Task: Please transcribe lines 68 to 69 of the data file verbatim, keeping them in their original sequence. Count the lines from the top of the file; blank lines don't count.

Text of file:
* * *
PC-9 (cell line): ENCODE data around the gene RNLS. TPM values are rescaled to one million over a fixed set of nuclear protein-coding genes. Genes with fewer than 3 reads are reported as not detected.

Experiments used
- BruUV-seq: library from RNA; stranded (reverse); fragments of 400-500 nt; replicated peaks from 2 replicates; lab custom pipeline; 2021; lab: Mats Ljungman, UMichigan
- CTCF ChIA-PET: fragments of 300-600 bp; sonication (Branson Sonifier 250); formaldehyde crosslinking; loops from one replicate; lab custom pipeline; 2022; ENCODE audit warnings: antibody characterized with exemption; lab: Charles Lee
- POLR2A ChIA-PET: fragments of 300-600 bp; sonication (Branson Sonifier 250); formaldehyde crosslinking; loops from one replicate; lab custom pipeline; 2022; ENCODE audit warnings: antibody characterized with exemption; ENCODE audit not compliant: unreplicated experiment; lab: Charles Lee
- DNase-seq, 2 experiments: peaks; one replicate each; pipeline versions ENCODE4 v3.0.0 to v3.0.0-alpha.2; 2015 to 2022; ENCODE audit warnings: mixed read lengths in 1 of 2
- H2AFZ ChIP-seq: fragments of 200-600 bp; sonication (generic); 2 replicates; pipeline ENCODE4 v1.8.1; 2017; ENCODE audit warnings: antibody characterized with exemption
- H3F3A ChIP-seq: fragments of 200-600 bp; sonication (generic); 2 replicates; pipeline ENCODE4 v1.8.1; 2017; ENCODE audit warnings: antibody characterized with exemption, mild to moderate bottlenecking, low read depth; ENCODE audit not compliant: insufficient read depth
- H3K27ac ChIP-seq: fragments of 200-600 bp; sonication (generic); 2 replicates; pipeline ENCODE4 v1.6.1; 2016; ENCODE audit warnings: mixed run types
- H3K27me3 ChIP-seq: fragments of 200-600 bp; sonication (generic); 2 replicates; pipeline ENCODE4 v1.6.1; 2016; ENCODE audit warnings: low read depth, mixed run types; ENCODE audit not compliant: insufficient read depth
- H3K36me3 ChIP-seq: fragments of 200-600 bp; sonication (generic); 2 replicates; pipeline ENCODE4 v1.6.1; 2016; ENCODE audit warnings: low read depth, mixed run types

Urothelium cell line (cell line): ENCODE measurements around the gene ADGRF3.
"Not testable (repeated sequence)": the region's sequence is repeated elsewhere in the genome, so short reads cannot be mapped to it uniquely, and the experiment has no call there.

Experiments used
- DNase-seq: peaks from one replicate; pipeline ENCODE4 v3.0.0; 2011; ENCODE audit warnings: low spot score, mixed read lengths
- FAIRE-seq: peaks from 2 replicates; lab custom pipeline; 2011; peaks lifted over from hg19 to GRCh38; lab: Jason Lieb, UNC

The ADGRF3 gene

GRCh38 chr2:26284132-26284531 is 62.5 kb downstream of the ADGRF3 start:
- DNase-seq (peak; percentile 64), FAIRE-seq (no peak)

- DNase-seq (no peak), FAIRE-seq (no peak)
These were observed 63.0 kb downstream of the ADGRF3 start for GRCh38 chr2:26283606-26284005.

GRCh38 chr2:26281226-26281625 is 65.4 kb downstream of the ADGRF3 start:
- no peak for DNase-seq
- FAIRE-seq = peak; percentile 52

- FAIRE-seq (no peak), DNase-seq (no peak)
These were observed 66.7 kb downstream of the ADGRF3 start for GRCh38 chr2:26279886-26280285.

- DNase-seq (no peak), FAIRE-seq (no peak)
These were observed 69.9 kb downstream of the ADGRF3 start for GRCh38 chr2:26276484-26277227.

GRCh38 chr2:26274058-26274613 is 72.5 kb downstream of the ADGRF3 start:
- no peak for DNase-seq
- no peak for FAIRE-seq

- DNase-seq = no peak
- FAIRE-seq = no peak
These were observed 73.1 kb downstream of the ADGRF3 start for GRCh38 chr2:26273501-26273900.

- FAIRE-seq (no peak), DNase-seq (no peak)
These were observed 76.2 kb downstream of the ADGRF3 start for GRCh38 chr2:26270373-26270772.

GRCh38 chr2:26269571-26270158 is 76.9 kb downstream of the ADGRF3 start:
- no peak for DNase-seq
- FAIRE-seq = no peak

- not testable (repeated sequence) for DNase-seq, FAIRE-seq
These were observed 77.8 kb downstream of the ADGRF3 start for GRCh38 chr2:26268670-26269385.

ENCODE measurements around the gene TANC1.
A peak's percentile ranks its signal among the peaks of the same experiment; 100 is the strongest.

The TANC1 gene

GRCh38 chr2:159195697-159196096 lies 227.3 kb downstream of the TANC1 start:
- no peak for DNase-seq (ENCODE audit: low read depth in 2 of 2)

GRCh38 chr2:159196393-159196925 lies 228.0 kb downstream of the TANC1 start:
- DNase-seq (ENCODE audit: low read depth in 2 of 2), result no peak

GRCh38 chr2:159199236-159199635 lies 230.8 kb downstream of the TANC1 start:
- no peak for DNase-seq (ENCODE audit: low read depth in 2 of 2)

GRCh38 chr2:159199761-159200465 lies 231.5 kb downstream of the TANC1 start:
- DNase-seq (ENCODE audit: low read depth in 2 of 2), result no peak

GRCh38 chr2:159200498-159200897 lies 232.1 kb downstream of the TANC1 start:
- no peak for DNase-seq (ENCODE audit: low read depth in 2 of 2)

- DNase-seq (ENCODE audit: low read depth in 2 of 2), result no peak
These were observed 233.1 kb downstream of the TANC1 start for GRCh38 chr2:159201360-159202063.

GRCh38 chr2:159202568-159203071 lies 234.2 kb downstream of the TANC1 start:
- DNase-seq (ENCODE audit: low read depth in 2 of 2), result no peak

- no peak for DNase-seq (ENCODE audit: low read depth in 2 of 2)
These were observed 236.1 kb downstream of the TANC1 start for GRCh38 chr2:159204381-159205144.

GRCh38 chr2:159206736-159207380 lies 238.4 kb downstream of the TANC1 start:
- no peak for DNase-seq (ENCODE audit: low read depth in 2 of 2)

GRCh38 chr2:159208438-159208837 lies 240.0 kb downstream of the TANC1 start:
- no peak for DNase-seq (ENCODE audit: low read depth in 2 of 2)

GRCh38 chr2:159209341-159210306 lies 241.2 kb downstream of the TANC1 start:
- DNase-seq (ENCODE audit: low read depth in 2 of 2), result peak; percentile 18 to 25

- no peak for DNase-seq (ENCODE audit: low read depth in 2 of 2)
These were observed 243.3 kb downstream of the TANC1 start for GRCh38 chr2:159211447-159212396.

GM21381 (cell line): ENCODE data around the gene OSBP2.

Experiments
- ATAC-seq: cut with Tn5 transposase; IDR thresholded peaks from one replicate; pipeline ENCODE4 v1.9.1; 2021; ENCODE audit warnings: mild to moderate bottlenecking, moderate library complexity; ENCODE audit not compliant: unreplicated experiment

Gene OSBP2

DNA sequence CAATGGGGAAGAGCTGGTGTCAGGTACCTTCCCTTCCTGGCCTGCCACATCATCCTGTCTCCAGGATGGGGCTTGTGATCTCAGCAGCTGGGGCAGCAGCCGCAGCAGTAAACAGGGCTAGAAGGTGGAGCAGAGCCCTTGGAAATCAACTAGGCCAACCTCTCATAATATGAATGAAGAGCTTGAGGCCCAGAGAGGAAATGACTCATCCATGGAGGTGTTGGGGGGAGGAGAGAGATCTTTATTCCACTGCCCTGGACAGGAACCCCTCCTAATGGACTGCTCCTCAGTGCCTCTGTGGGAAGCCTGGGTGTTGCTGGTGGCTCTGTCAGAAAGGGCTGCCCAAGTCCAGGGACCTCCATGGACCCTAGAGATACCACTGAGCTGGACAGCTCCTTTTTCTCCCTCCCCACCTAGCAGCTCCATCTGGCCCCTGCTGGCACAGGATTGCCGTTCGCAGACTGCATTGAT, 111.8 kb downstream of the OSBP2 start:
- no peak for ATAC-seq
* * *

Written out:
These were observed 243.3 kb downstream of the TANC1 start for GRCh38 chr2:159211447-159212396.

GM21381 (cell line): ENCODE data around the gene OSBP2.